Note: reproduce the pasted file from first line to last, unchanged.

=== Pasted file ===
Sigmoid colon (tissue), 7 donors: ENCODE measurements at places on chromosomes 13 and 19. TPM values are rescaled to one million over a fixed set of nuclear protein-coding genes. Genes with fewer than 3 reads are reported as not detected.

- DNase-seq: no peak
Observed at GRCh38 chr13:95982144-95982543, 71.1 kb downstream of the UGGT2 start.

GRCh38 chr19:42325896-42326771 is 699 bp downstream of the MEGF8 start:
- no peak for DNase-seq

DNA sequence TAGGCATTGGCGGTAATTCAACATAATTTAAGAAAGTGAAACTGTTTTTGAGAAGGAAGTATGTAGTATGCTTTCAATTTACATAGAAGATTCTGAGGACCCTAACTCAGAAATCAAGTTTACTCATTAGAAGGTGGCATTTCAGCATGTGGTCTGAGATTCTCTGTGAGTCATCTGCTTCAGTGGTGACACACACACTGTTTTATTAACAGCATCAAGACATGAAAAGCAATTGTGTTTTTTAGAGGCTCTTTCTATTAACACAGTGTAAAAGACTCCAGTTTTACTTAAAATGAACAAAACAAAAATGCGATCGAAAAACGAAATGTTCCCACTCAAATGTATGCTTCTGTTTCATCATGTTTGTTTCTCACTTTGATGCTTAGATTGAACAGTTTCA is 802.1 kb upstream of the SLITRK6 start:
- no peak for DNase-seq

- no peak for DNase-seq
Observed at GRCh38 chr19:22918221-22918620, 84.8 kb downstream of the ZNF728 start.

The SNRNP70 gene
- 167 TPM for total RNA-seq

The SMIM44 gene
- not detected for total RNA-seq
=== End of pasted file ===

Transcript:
Sigmoid colon (tissue), 7 donors: ENCODE measurements at places on chromosomes 13 and 19. TPM values are rescaled to one million over a fixed set of nuclear protein-coding genes. Genes with fewer than 3 reads are reported as not detected.

- DNase-seq: no peak
Observed at GRCh38 chr13:95982144-95982543, 71.1 kb downstream of the UGGT2 start.

GRCh38 chr19:42325896-42326771 is 699 bp downstream of the MEGF8 start:
- no peak for DNase-seq

DNA sequence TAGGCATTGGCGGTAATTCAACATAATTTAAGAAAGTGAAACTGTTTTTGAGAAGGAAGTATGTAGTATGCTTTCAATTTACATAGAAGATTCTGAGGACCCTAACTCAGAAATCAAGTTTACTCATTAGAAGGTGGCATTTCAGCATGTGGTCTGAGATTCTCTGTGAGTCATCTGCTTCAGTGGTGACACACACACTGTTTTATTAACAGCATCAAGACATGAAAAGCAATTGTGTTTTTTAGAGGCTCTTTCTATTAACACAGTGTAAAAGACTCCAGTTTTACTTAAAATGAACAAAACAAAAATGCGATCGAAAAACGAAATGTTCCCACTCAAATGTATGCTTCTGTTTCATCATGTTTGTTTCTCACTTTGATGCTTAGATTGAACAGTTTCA is 802.1 kb upstream of the SLITRK6 start:
- no peak for DNase-seq

- no peak for DNase-seq
Observed at GRCh38 chr19:22918221-22918620, 84.8 kb downstream of the ZNF728 start.

The SNRNP70 gene
- 167 TPM for total RNA-seq

The SMIM44 gene
- not detected for total RNA-seq